The family of a young Monaghan man who was killed by a hit-and-run-driver who should have been in jail at the time will meet the Taoiseach later today to urge for a public inquiry into his death.
Shane O'Farrell, a 23-year-old law graduate, was killed while cycling near his home in Carrickmacross, Co Monaghan, on 2 August 2011.
The driver of the car, Zigimantas Gridziuska, had previous convictions, including for theft, drugs and road traffic offences.
Gridziuska left the scene but later handed himself into gardaí.
A ruling from Monaghan Circuit Court in January 2011 meant the Lithuanian national should have been in jail at the time of Mr O'Farrell's death.
Instead, he remained on bail despite being arrested on both sides of the border for various crimes.
Concurrent prison sentences imposed on Gridziuska in 2010 were never served, due to what the Court Services of Ireland later identified as an administrative error.
Another prison sentence handed down in February 2011 was also not imposed.
The O'Farrell family have long campaigned for a public inquiry into the circumstances leading to Mr O'Farrell's death, arguing reviews by GSOC, the Independent Review Mechanism and the Courts Service did not go far enough.
Shane's parents Lucia and Jim and his four sisters will meet Taoiseach Micheál Martin and Minister for Justice Helen McEntee this afternoon at Government Buildings.
"This case remains live and will continue to remain live until its addressed fully. We've recently discovered more failings and that's very unfair, 11 years on, that we're still learning things," Shane's mother Lucia told RTÉ’s Drivetime.
In 2018, the Dáil passed a Fianna Fáil motion calling on the Government to establish a Commission of investigation into the death of Mr O'Farrell.
Mr Martin, then opposition leader, told the Dáil how the case revealed "shocking malpractice and dysfunction within our criminal justice system at all levels. An inquiry should be established."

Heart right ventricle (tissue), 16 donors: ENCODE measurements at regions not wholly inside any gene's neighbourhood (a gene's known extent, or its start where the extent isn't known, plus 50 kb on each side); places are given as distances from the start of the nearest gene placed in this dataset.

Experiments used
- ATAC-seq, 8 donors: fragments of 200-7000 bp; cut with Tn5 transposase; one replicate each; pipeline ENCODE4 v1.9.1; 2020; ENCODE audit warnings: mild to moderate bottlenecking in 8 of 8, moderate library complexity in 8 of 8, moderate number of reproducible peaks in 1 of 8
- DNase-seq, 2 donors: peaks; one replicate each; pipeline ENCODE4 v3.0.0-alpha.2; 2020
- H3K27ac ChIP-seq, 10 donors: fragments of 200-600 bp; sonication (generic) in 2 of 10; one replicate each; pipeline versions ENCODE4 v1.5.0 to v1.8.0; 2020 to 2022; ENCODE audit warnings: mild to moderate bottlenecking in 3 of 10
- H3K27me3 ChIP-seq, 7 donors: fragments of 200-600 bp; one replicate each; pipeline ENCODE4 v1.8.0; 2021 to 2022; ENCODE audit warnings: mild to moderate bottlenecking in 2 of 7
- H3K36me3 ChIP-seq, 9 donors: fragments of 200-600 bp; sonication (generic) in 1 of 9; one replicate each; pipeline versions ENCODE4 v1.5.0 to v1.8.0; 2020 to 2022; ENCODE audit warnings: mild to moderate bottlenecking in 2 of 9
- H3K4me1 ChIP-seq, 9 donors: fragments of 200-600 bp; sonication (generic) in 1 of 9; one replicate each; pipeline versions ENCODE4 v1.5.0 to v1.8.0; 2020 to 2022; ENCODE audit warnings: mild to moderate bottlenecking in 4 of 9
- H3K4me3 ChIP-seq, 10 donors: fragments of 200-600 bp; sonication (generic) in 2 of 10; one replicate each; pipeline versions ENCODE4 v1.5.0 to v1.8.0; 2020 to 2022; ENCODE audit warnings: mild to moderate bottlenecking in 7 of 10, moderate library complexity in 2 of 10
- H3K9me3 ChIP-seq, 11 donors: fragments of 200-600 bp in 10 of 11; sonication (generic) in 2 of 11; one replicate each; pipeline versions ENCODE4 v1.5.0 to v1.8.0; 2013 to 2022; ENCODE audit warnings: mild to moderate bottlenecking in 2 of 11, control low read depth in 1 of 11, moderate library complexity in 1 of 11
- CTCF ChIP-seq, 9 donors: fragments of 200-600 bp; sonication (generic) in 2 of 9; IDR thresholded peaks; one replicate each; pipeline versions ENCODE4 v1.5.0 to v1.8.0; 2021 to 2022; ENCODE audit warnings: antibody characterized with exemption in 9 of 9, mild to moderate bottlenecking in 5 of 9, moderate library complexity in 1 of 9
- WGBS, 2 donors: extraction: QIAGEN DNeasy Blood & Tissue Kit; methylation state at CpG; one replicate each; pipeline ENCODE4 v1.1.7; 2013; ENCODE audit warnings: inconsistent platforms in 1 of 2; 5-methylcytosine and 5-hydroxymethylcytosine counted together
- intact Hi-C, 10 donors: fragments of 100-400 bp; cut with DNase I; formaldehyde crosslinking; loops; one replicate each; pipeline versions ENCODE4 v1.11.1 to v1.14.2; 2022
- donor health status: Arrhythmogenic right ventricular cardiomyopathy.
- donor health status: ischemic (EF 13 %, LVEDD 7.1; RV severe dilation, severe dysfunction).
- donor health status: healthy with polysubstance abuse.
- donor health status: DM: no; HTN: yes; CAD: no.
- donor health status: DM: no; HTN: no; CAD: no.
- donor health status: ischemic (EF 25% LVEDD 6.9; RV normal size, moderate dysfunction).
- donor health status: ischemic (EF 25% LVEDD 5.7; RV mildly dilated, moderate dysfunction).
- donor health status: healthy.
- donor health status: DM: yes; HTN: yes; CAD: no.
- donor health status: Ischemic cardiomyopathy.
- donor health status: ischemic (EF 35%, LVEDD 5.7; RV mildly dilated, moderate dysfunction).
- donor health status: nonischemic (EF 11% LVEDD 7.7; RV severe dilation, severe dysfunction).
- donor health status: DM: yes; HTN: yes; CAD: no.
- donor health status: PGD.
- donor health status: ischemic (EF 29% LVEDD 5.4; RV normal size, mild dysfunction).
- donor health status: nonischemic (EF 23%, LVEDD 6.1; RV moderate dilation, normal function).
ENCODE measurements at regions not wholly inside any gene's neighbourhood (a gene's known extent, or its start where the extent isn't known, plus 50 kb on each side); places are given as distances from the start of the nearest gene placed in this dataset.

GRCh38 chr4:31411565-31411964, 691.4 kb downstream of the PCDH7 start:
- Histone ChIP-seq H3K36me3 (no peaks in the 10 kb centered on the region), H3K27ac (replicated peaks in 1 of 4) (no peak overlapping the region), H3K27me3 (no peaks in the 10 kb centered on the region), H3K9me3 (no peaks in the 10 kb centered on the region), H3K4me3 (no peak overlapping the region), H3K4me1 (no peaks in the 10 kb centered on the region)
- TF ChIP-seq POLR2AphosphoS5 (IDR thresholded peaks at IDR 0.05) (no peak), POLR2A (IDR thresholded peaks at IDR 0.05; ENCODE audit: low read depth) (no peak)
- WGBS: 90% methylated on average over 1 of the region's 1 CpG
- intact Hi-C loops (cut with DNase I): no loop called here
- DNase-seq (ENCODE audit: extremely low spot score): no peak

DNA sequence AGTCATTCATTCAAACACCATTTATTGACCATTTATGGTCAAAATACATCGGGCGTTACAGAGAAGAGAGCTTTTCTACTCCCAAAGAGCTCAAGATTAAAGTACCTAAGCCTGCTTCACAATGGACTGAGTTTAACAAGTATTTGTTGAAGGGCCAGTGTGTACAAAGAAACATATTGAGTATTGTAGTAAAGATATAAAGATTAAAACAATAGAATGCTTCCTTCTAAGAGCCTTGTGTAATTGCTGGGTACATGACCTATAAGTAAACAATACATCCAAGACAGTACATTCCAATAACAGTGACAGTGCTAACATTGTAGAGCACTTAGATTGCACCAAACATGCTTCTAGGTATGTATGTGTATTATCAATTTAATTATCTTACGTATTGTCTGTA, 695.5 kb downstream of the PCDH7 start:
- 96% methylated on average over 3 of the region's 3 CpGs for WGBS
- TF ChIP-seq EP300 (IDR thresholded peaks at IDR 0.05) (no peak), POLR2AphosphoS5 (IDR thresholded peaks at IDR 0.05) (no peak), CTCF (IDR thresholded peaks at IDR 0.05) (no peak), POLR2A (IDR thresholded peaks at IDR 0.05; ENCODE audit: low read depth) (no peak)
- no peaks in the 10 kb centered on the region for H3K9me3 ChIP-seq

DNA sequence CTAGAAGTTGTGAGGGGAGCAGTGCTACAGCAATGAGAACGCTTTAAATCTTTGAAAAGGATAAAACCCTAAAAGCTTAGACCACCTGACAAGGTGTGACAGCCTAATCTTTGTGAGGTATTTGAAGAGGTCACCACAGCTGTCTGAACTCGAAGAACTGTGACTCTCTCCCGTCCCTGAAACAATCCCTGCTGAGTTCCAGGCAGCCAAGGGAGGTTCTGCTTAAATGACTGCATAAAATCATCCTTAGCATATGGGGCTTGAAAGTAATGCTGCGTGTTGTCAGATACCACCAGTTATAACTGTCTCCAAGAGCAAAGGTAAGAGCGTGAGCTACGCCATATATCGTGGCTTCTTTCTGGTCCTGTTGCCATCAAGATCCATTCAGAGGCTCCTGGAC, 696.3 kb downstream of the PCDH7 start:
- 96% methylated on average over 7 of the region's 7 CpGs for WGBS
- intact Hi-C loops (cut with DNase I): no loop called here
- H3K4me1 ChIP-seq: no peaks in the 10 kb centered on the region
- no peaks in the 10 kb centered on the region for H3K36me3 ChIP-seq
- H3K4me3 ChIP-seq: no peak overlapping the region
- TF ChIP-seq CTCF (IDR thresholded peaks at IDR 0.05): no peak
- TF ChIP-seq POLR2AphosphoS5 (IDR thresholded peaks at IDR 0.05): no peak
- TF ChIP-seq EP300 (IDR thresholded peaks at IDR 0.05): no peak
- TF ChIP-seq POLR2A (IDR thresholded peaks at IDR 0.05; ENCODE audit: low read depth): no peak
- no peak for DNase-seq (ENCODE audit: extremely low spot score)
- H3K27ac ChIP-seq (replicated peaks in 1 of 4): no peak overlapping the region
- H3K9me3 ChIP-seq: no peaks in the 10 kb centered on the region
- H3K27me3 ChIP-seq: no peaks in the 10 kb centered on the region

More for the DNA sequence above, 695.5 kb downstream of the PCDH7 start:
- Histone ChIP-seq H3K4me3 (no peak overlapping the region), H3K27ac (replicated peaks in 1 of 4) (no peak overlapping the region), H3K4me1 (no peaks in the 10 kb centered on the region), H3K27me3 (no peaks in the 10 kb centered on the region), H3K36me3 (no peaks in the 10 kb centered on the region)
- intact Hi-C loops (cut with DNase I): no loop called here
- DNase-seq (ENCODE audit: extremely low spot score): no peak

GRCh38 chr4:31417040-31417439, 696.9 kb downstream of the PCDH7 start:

Speaking ahead of the meeting, Ms O'Farrell said: "We would ask them to honour their commitment and our family but also to the people of Ireland as the Government have a duty to address very serious public policy issues and there are very serious issues in this case."
"I hope Micheál Martin would honour and deliver on his promise to us and to Shane, who's silent in all this," she added.
"Shane lay on a cold road that night. He is an Irish citizen who was killed by somebody who shouldn't have been on the road that night. And if they think they are things that should not be looked into, that's a very damning indictment," said Shane's sister Gemma.
Lucia added: "We need truth. We have snippets of information. Have we the full picture yet? I'm not sure. Will Shane get justice, will he get truth? I think so because he deserves it."
A Government spokesperson said: "The Taoiseach will meet with the O’Farrell family to discuss the judge’s report and it would be inappropriate to comment in advance of that meeting."
In 2019, the Government ordered a scoping exercise review, led by Judge Gerard Haughton, to examine whether a public inquiry was necessary and if so, to determine its terms of reference.
Judge Haughton completed his work on 1 June and an advance copy of the report has been furnished to the O'Farrell family and Minister McEntee.
It is believed the report is 400 pages and will be presented to Cabinet before being published in the coming weeks.
Ms McEntee will discuss the report with the family at the meeting.
A spokesperson said: "Since receipt of the final report the advice of the Attorney General was sought and received in relation to the issue of publication and other matters arising.
"Further, each Department/Agency responsible for issues giving rise to recommendations in the Report has been written to.
"Once the Minister has concluded her consideration of the report, she will decide how to proceed."